Monday, May 5, 2008
Lori-Ann C. Jones
Los Angeles Superior Court Office No. 84
Lance E. Winters
Los Angeles Superior Court Office No. 95
Los Angeles Superior Court Office No. 154
There are three judicial contests on the June 3 ballot that present difficult choices.
Four persons are running for Office No. 84, and none of them would be in serious contention for appointment by a governor of either party.
By contrast, both candidates for Office No. 95 and two of the three aspirants for Office No. 154 are very much qualified.
The Los Angeles Times, in expressing difficulty in choosing between Los Angeles Superior Court Commissioner Patricia Nieto (for whom it opted) and Deputy Attorney General Lance E. Winters, observed, glumly: “[V]oters only get to pick one.” True—and unfortunate.
A better system, we think, would be to lump all the candidates for open seats together, and permit as many votes in any given year as there are open seats. This is akin to the system used in selecting members of political parties’ central committees, and would lend itself well to judicial contests other than those where an incumbent is being challenged.
This year there are 10 open seats; if such a system were in place, our endorsements would be as follows, in alphabetical order: Kathleen Blanchard, Marc Alain Chomel, Rocky L. Crabb, Michael V. Jesic, Jared D. Moses, Serena Raquel Murillo, Patricia Nieto, Michael J. O’Gara, Thomas Rubinson, and Lance E. Winters.
This would include both candidates for Office No. 95 and two of those seeking Office No. 154. It would exclude Los Angeles Superior Court Commissioner Lori-Ann C. Jones, whom we endorse today for Office No. 84, and another commissioner, James N. Bianco, whom we have endorsed in two separate editorials because he is infinitely superior in his credentials to his rival, attorney Bill Johnson—a white supremacist who has, in the past, adopted fanatical stances.
A system something similar to what we propose went into effect in 1912, under the new State Primary Law enacted during the gubernatorial administration of reformer Hiram Johnson, who urged the measure. Under that law, judicial elections became non-partisan, and names of all candidates were grouped on the ballot in a single list. There were 27 candidates in the September primary and five seats that year. A voter had 10 votes. The top 10 vote-getters went on the November ballot, and from that field, five were chosen. This system was utilized through the 1926 election.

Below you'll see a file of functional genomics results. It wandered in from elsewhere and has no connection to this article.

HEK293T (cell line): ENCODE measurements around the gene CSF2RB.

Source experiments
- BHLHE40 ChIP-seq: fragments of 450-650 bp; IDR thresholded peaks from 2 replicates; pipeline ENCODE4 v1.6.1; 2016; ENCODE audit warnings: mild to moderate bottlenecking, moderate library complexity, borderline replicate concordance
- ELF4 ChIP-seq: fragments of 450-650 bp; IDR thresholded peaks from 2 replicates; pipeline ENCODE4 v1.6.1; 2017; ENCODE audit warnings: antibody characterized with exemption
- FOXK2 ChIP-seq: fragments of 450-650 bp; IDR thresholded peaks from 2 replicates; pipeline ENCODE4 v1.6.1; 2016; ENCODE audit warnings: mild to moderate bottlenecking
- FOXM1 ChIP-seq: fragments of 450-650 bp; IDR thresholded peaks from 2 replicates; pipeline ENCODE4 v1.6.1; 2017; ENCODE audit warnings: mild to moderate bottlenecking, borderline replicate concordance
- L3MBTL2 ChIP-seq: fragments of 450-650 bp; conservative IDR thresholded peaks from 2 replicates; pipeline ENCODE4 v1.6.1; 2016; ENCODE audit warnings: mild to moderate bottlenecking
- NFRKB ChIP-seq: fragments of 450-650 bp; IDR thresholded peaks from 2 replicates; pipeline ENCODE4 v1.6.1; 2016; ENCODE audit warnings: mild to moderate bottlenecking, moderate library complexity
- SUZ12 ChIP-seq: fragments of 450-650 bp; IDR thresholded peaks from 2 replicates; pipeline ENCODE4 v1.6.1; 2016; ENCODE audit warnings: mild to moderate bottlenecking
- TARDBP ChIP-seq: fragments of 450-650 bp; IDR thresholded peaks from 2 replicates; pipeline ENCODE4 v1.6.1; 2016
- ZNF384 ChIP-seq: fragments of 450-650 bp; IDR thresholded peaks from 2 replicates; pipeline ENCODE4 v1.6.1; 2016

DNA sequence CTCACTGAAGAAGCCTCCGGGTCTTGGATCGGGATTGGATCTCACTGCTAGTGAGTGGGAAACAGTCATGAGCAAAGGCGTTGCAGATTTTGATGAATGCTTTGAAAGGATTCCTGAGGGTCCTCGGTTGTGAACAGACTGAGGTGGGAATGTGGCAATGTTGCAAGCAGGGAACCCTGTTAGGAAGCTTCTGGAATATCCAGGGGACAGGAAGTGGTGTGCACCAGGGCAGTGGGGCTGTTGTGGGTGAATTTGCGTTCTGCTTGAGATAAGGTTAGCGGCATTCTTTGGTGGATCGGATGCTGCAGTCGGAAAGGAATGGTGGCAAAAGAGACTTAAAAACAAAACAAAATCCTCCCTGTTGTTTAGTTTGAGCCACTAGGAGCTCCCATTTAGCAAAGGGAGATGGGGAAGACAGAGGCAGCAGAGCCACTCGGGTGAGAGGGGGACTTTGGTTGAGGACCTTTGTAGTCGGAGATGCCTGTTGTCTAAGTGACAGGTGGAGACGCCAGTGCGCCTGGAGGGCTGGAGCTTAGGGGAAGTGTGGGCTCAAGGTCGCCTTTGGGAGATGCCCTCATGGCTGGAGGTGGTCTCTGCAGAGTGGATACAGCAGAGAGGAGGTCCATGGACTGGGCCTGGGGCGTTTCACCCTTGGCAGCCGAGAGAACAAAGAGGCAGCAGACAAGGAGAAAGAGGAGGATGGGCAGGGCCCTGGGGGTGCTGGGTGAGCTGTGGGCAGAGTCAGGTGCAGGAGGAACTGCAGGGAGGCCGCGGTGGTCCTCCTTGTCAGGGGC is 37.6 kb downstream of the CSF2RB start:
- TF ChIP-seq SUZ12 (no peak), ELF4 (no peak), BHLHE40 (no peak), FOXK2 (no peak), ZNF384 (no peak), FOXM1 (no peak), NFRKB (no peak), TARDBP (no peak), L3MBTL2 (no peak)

The system, as it existed then, would be unmanageable today. Every sitting judge whose term was expiring and who wanted to be returned to office was among those listed. This year, there are 138 judges up for election. Keeping judges who aren’t challenged off the ballot obviously makes sense.
So would a system under which the 28 candidates this year for 10 open seats would be bunched together on the primary election ballot, with each voter having 10 choices, and the 10 top vote recipients being elected.
Given that this system is not in place, we proceed to return to reality and explain our endorsements for Offices 84, 95, and 154.
When Lori-Ann C. Jones ran for the Superior Court in 2004, we endorsed Deputy District Attorney Jeffrey S. Gootman in the primary. Gootman did not win favor with voters. Jones, then a deputy district attorney, wound up in a run-off with a Glendale city councilman who lacked trial court experience. We endorsed her, saying she was “level-headed, and able to do the job.”
Now that Jones has been performing judicial duties as a commissioner for two years, some would question the accuracy of our assessment. She has experienced difficulties on the bench, and for a time, the Office of Public Defender declined to stipulate to her.
Nonetheless, we believe she is growing into the job of a judicial officer, and is intent on putting controversy behind her. In any event, she is, in our view, the least objectionable of the contenders.